… And All of Sudden Mongolia!

Human Wrongs Watch

By Badriya Khan

They are not many—just around 2,8 million, but they live on more than 1,564 km2, being the 19th largest and the most sparsely populated independent country on Earth. Nevertheless they have very little arable land. Their religion is Tibetan Buddhism and they have also had a great Empire, founded by Genghis Khan in 1206. They are the Mongols.

Image: Brücke-Osteuropa | Wikimedia Commons

For many years, Hollywood used to be nearly the only single part to show interest in them, producing more or less accurate films about their horses and a sort of a fearsome Genghis Khan. Now it is the turn of big business.

And all of a sudden they are now ‘news-able’ when the United Nations said about them on Oct. 21 this year that the recent economic growth in Mongolia “due to a boom in its mining sector” represents an opportunity to reduce poverty in the country, etc, etc. etc.

It Is the Natural Resources…

During her visit to Mongolia capital Ulaanbaatar, the UN Development Programme (UNDP) administrator Helen Clark encouraged the government “to implement long-term sustainable policies that will increase prosperity for all of its citizens.”.

In a mix of diplomatic warning and political message, Clark said in an international conference in Ulaanbaatar “I am convinced that natural resources can drive human development if they are managed in transparent, inclusive, and sustainable ways.”

The conference, which was co-hosted by UNDP and the government of Mongolia, addressed “how countries can best use the wealth generated by the mining industry sector to support human development.”

We’ve seen so many cases where extractive industry booms generate a lot of gross domestic product (GDP) growth and wealth, but it doesn’t affect poverty reduction,” she said.

Don’t Fall Prey to the Resource Curse”, Please!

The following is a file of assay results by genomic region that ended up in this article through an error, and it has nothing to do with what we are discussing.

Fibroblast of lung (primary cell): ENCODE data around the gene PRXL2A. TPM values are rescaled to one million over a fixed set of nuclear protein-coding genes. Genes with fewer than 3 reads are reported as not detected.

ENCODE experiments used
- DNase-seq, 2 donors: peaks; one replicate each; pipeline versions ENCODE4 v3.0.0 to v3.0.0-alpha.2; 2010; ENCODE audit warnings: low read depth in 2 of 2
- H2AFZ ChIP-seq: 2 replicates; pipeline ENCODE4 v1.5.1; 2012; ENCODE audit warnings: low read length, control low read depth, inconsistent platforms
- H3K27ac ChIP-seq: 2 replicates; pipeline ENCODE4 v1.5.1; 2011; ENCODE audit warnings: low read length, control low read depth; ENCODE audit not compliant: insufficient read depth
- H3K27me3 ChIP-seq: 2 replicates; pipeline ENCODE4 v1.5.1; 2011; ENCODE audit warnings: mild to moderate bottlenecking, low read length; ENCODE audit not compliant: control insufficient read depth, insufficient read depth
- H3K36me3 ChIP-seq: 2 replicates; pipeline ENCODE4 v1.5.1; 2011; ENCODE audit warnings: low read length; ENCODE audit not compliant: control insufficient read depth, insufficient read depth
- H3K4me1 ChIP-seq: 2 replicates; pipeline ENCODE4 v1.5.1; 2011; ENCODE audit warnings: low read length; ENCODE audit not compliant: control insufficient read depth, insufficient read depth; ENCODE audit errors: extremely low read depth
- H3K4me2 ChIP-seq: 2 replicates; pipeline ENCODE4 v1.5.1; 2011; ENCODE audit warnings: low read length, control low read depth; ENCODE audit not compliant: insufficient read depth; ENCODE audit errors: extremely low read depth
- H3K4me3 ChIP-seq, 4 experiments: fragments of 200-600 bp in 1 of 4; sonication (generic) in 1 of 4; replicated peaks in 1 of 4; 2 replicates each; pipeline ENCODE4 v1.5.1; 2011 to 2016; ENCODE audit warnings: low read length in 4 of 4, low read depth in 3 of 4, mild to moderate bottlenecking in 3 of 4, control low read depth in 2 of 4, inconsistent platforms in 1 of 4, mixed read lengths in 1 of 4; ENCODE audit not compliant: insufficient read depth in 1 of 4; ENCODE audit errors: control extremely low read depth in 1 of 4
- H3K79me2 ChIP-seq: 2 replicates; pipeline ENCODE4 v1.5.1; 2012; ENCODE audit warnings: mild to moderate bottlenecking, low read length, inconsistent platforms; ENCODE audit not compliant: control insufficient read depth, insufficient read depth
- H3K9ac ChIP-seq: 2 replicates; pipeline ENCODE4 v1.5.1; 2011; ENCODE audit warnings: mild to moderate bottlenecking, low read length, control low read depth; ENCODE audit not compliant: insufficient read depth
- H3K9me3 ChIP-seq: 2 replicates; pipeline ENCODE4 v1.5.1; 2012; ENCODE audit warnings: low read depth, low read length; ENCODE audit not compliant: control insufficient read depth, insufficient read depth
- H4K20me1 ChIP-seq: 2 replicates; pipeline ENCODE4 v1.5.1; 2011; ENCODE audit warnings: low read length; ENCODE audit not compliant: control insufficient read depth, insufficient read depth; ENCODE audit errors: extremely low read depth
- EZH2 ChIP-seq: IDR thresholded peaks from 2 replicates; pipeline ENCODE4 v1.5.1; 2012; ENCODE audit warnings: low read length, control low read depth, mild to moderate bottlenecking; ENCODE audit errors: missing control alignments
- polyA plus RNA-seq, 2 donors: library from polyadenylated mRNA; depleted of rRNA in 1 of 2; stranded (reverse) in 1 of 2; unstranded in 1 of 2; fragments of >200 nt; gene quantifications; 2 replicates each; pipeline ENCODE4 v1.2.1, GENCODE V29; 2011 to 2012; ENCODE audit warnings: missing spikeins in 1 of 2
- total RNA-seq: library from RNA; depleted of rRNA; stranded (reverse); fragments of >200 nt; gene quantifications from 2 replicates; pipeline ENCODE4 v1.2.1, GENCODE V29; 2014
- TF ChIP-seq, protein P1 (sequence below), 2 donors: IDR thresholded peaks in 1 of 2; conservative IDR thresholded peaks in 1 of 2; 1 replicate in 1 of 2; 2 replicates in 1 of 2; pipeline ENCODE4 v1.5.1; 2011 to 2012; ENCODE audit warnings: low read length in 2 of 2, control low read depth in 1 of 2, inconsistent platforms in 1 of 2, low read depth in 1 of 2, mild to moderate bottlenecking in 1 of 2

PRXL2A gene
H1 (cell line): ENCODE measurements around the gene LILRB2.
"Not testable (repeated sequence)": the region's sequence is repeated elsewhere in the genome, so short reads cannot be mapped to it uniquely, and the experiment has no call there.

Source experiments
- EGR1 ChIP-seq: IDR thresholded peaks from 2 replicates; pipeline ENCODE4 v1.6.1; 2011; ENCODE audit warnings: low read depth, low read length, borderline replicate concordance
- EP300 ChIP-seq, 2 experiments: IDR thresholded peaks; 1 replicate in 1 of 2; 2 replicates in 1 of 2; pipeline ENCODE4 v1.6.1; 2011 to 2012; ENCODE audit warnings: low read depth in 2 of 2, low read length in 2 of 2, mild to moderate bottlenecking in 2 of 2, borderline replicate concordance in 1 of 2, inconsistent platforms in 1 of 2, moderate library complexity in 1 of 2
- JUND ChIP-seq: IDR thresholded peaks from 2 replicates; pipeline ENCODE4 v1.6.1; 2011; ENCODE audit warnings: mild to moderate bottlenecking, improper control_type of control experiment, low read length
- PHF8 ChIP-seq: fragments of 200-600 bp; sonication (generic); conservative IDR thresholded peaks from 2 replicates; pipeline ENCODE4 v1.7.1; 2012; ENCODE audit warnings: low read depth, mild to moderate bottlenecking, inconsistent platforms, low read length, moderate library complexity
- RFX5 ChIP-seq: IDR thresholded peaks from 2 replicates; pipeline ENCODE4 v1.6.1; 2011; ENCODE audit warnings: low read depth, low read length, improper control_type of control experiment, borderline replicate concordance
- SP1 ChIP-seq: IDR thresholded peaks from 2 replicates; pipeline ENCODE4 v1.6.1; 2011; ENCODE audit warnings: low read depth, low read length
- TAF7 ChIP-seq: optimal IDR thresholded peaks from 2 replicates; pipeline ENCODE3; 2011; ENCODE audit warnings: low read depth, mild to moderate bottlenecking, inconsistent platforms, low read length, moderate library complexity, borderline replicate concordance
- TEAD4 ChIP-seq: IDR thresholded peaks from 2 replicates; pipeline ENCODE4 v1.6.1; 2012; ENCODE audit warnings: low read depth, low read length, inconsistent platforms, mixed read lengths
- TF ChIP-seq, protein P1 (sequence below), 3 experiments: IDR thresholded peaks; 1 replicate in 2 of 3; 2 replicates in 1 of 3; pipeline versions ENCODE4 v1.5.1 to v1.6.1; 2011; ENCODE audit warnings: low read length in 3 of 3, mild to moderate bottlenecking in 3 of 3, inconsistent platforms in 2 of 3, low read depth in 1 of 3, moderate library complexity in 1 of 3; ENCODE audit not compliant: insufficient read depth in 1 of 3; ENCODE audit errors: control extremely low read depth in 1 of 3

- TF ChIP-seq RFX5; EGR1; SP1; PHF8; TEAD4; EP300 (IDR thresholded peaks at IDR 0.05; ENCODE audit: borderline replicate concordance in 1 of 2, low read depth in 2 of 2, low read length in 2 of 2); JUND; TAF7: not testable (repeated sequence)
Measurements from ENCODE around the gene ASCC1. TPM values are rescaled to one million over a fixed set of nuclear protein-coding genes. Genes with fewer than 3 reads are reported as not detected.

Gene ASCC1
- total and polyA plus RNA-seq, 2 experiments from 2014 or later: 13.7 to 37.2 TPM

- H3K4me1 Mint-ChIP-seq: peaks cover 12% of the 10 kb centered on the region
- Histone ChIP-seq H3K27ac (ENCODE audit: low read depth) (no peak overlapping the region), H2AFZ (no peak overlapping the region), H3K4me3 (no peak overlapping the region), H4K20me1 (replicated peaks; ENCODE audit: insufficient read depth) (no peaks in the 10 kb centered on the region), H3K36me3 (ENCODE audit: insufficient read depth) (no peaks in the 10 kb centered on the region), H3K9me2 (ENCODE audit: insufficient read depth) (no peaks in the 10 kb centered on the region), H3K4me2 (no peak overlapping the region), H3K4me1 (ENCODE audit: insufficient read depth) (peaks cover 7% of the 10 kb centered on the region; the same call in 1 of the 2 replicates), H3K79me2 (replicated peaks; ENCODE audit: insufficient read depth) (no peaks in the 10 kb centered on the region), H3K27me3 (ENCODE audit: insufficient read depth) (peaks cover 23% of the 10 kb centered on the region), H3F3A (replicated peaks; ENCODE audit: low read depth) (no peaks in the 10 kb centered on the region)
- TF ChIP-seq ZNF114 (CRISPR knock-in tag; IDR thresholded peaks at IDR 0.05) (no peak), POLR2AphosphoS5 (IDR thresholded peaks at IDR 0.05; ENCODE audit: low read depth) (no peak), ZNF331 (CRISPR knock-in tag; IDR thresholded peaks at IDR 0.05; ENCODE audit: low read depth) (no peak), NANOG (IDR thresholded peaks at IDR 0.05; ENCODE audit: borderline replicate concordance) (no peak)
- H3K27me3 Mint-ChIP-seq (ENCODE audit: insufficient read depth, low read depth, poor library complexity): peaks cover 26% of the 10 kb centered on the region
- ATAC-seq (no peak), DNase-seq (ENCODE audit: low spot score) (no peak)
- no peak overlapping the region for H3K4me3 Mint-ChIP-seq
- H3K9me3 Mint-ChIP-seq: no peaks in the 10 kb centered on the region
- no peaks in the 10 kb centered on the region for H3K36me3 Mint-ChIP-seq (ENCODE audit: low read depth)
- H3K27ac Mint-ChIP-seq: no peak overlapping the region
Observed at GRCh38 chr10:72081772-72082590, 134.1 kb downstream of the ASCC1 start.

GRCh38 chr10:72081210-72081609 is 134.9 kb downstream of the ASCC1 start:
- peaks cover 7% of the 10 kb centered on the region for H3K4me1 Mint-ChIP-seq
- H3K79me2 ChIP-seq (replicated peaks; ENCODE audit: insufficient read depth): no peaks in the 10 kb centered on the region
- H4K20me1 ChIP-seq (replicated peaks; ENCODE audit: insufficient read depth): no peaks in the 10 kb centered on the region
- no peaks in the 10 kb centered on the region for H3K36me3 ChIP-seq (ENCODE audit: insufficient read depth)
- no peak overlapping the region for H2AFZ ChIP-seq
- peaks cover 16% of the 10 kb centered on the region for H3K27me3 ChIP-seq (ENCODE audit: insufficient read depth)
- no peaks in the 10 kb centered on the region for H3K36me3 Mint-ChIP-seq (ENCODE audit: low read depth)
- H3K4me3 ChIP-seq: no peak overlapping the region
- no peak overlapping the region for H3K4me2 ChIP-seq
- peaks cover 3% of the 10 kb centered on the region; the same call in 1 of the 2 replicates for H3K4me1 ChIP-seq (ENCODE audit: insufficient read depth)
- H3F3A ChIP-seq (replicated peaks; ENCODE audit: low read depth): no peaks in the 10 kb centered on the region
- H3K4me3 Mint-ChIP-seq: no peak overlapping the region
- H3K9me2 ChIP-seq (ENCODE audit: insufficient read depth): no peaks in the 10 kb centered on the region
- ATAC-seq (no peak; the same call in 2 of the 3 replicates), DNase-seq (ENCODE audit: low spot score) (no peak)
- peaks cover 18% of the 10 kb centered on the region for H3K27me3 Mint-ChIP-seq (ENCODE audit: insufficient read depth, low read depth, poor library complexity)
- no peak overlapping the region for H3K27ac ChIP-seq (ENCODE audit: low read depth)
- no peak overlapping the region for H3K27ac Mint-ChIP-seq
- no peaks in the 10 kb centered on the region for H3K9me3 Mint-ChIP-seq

Then the UNDP chief immediately warned that Mongolia should avoid falling prey to the “resource curse,” referring to the theory that countries with an abundance of natural resources, particularly non-renewable ones such as minerals and fuels, tend to experience less economic growth than countries with fewer resources.

Mongolia has shown an average growth of nine per cent per year largely due to rising copper prices and gold production.

Clark said the Mongol government “should have a long-term development plan that provides quality public services such as education and health care to ensure sustainable economic growth continues.”

And as usual when it comes to UN officials and Western political leaders when they visits a non-western-industrialised country, Clark also met with civil society organisations, as well as with women leaders to exchange ideas on “promoting women’s political empowerment.”

So far so good. Mongolia has indeed already made some specific positive achievements. Only a couple weeks before Clark’s visit and statements, a UN expert hailed Mongolia for successes in campaign to achieve universal education.

Enrolment rates have reached over 93 per cent at the primary level and 95 per cent at the secondary level in “such a vast territory with so little population density,” said Vernor Muñoz, Special Rapporteur on the right to education on Oct. 9.

Mongolia, Muñoz said, “has shown innovation and creativity in order to provide education to such diverse groups such as nomadic communities and ethnic minorities.”

Copper, Coal, Molybdenum, Tin, Tungsten…and Gold!

Now back to the possible reasons that apparently stand behind this sudden publicity. Mongolia’s economy is centred on agriculture and mining–it has rich mineral resources, and copper, coal, molybdenum, tin, and tungsten. And gold accounts for a large part of its industrial production.

It was reported earlier this year that six big mining companies had prepared to bid for the Tavan Tolgoi area, which is the world’s largest untapped coking coal deposit.

These are ArcelorMittal, Vale, Xstrata, U.S. coal miner Peabody, a consortium of Chinese energy firm Shenhua and Japan’s Mitsui & Co, and a separate consortium of Japanese, South Korean and Russian firms are reportedly the preferred bidders, said Erdenes MGL, the government body which controls Tavan Tolgoi.

Big Business Rushing In

Consequently, they are currently over 30,000 independent businesses in Mongolia, chiefly centred around the capital city, according to reports.

Can one seriously think that Mongolia should avoid falling prey to the “resource curse,” as per Clark’s warning?

Meanwhile, the majority of the Mongol population outside urban areas works in subsistence herding. Livestock typically consists of sheep, goats, cattle, horses, and Bactrian camels. Agricultural crops include wheat, barley, potato, vegetables, tomato, watermelon, sea-buckthorn, and fodder crops.

And also meanwhile, poverty still persists with more than 30 per cent of the Mongol population living on less than 1.25 dollars a day, according to the United Nations.

Related: http://www.un.org/apps/news/printnews.asp?nid=40159


This article can be republished, sourcing and linking to: Human Wrongs Watch


2011 Human Wrongs Watch


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